Now, I don't want to put a downer on my description of the celebrations, buuuuuttttt....first thing that happened when I hit the square was that I was pickpocketed. It was extra-annoying, too, 'cos I was extremely aware of the danger, and was keeping my hands by my sides at all times. But when the procession of dancing Incas rushed off, and I reached up my arms to take a photo, somebody must have sensed their opportunity. Ultimately, though it was immensly frustrating, I was lucky not to lose my camera or my phone (which were also in the pocket, and which are more irreplacable). Moreover, since I am way too sensible to put anything of value in my wallet, all they got was around 20 pounds (half of which was in British coins, and thus will be useless to the thief) and my international student card (ISIC), which I guess I will replace in New York. Annoying, though.

I refused to let that incident ruin my day, however. After getting a new wallet, I headed up the hill (with pretty much the rest of Cuzco) to the Saqsaywaman Inca site (meaning satisfied-falcon site, universally known by travellers by the nmuemonic 'Sexywoman'!) where the major events were taking place. I was in time to witness some incredible histoical recreations in the main stone arena, where Peruvians dressed as Inca high priests rushed back and forth chanting, whilst warriors danced around. Finally, it came time to sacrifice the hapless llama (well, we have to keep the sun rising somehow!) Unfortunately, since Peru has joined the modern world, the sacrifice was staged - badly. The llama was led out, all the high priests gathered around, they pretended to plunge a knife in and emerged with red hands...and then the llama was sheepingly led off, surrounded by a group of priests attempting to disguise its vitality. It was great, nonetheless! And this wonderful bit of acting was a great end to the week of festivities I had already witnessed.

Next day, I took the 20-hour overnight bus to Lima, which has proved a bit of a revelation. It's actually a really nice, modern city. I met up with my Kiwi friends (who were staying in the same hostel) and first thing we did was head out in search of dinner. Guinea-pig dinner...(I kid you not). we had to trek a fair way, but it was worth it. It arrived on out plate, guinea-pig shaped and deep fried, looking a bit like roadkill...No doubt a few days before it was frolicking on a hillside somewhere. Or possibly in a little girl's room. Whatever its provenance, it was a good meal, and tasted (unsurpringly) like rabbit. The kiwis were even more into it than me - eating its heart to gain its strength, scooping out the eyeball to get that 'interesting' taste. Beats army food, I guess!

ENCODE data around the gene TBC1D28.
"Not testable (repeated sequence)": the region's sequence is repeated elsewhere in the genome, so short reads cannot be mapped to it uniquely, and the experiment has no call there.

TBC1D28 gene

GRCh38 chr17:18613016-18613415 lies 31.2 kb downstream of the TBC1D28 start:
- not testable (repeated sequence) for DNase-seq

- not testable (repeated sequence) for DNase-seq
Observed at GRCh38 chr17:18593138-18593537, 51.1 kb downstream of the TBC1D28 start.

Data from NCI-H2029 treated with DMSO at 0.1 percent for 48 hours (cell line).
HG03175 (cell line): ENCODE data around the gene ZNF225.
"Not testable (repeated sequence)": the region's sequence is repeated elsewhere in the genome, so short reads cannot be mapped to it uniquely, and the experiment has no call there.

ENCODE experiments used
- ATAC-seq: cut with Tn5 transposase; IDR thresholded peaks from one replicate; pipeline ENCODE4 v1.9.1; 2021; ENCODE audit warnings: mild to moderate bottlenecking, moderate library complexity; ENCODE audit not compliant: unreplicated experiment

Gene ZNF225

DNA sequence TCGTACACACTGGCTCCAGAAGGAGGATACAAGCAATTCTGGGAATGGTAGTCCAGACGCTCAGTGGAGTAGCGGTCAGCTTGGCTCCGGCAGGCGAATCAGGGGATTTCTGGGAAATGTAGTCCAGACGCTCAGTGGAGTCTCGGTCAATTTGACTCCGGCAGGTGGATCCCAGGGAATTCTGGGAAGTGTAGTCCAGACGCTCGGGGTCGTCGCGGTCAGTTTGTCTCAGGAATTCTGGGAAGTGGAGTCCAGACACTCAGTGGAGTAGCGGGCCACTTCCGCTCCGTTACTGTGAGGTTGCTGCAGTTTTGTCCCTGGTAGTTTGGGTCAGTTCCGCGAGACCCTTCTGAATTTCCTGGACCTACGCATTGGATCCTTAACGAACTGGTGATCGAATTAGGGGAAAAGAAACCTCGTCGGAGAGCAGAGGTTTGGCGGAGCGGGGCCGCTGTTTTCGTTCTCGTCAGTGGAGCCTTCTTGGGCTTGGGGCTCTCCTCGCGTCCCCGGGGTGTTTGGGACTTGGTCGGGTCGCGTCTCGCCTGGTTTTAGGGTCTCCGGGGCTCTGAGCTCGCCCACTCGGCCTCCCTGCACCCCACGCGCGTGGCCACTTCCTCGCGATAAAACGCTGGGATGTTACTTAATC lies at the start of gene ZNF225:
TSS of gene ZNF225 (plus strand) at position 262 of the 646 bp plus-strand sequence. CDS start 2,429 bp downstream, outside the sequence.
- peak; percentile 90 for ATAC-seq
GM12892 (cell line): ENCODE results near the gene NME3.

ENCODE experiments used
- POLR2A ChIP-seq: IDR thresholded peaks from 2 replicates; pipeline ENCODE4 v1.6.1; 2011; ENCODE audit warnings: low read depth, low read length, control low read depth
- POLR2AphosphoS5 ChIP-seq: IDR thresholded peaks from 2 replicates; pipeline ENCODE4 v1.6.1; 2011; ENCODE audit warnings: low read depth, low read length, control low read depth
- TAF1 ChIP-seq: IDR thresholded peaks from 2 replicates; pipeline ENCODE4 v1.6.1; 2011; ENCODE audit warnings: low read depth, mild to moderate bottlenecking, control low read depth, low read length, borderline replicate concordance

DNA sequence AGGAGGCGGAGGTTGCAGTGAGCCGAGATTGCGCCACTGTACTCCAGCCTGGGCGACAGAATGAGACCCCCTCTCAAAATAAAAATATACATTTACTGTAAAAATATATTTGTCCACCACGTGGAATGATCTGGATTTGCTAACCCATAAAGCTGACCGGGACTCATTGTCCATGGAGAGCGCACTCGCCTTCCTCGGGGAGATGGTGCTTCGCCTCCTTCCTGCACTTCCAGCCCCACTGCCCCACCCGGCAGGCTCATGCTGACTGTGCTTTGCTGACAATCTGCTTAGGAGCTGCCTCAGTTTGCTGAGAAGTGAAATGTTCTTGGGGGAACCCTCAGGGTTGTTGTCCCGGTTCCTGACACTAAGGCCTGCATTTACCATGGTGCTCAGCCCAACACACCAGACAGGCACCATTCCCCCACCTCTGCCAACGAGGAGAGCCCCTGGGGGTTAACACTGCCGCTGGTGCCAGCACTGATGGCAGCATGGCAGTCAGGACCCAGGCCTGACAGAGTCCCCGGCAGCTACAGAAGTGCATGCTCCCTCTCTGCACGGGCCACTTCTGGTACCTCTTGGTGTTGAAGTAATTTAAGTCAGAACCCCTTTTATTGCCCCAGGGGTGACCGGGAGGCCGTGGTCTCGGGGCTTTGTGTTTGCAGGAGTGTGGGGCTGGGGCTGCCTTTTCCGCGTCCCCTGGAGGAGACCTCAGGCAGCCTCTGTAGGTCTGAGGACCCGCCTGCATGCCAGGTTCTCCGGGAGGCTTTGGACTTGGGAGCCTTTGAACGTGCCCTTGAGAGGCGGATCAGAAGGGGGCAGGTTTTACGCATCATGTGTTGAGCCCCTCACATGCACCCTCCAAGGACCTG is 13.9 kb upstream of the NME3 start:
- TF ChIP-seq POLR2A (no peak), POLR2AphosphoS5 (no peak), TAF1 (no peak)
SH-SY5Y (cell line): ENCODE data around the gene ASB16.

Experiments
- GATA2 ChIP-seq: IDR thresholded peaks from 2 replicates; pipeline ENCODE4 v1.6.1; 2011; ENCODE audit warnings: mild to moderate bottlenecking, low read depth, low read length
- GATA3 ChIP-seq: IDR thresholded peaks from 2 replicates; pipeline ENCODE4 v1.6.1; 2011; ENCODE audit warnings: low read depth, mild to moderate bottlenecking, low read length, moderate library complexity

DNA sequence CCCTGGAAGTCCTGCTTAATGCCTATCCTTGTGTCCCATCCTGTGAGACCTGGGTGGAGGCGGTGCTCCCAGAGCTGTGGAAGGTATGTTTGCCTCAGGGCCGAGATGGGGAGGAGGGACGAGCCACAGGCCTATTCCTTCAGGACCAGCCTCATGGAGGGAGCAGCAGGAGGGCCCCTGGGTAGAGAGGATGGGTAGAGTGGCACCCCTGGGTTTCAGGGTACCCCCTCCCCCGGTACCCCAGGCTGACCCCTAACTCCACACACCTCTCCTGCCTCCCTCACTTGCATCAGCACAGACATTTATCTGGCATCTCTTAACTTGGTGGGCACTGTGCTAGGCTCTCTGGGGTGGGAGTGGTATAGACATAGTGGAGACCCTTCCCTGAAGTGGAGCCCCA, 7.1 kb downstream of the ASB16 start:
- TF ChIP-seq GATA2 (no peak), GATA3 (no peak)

Later that night, I caught a film with the kiwis, then retired early. Yesterday, I saw the city. Central Lima is really nice, and sort of European, even though tourist police are always on hand to warn you not to linger too long, and to remind you of the danger of muggings. I wandered into the museum of the Inquisition (accidentally) and got a free private tour with a very nice Peruvian guide, who loudly diaspproved of the American tourists near us in the museum. After that, I went up to the Peruvian Congress, where they told me tours were only for groups. Nonetheless, I obstinately and sadly stood there until they brought me my own personal guide, and so I got to see YET ANOTHER South American Parliament (this is getting dangerously instructive). Unfortunately, I was unable to see the chamber of the Deputies or the Senate room, because there has recently been an election in Peru, and apparently after each election these chambers are redecorated according to the new President's whim (interesting approach - maybe we should adopt it in the Commons...) And, lastly, I took a tour of a Franciscan Monastary with a pretty incredible crypt - which is filled with the bones of over 100,000 monks - and that was morbidly fun. Lima is proving a surprisingly interesting place...

So - this is the end of my time in South America! In an hour or so I'm heading up to the airport to catch a flight to New York - the Capital of the World - and thereafter, on to the States, for another 2 months of epic exploration. I'm not so sad to be leaving Peru - it has, after all, been fraught with disasters - but I did enjoy myself. Nonetheless, a fresh start sounds great. And - thankfully, I'm off to a country where we speak the same language - America. Well - maybe I shouldn't speak too soon...(!)
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Comments

Rosemary Osmond on

I can see you getting a private tour of the UN! Enjoy USA and keep the blogs coming.